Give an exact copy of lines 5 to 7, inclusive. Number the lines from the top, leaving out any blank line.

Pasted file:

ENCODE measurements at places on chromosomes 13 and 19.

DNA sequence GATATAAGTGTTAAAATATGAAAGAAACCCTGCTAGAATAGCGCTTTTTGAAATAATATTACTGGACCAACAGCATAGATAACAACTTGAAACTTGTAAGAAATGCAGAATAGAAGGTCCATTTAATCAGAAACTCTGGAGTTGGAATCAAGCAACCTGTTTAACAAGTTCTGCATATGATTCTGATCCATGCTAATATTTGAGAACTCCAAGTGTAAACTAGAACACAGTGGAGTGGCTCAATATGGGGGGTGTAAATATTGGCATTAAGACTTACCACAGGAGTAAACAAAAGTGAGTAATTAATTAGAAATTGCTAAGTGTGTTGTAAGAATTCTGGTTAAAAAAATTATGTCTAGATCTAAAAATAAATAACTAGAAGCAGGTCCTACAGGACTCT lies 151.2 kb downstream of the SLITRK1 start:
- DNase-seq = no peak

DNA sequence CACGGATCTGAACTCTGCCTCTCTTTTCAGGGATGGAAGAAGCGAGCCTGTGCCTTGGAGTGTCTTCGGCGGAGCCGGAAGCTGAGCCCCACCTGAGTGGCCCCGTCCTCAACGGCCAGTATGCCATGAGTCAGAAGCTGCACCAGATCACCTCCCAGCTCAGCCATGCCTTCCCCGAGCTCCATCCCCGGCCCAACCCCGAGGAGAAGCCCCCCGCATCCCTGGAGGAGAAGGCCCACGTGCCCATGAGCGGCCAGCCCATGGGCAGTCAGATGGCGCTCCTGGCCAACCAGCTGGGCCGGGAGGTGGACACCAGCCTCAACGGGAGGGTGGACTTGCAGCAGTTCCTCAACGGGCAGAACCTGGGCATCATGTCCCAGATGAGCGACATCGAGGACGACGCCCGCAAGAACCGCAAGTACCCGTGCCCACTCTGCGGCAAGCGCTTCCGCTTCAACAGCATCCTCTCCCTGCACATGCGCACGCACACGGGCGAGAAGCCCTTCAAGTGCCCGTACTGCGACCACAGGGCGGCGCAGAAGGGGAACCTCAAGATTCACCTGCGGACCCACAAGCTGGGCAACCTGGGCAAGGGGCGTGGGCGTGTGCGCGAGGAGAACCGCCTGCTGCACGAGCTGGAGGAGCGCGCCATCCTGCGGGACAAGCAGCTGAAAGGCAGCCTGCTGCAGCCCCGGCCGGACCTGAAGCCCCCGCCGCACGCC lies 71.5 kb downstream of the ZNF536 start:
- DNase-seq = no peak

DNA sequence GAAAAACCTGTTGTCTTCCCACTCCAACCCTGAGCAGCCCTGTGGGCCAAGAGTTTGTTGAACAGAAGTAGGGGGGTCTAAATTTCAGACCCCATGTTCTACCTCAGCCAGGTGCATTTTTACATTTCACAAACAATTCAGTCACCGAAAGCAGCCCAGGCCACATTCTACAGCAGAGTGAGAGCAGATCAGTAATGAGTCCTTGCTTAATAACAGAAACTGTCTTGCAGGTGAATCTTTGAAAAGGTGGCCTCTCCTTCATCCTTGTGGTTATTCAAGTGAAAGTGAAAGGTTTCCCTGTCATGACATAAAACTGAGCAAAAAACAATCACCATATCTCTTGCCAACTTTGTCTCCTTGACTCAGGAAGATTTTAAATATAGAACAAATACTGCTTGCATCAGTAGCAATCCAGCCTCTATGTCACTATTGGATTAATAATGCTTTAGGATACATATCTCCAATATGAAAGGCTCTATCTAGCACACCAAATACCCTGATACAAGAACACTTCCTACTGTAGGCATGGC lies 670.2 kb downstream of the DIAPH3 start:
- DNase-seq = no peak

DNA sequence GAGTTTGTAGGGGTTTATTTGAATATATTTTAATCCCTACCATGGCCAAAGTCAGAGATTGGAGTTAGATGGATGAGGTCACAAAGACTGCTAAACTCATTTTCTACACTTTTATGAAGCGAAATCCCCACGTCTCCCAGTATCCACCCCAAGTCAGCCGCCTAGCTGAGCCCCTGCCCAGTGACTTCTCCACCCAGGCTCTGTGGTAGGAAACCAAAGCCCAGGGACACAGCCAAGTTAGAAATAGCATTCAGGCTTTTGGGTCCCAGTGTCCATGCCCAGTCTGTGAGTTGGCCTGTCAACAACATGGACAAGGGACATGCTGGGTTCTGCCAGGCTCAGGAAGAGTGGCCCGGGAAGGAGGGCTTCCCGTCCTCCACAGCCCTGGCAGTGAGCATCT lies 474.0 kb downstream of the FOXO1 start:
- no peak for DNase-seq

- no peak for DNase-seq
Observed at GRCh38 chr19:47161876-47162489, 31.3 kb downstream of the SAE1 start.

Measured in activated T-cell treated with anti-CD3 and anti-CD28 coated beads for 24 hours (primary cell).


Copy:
- DNase-seq = no peak

DNA sequence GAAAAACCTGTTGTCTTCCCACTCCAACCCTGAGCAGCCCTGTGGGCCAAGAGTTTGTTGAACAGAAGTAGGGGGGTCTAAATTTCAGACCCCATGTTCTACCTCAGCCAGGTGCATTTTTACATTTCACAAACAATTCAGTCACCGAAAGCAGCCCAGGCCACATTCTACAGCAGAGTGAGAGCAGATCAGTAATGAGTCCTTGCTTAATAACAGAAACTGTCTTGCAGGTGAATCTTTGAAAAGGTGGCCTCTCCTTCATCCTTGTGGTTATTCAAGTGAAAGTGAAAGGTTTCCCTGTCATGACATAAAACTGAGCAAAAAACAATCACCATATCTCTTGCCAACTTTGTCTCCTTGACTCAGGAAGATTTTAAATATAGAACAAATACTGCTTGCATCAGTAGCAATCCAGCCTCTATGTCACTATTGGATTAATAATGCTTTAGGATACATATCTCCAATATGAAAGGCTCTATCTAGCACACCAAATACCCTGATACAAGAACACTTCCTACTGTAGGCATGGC lies 670.2 kb downstream of the DIAPH3 start:
- DNase-seq = no peak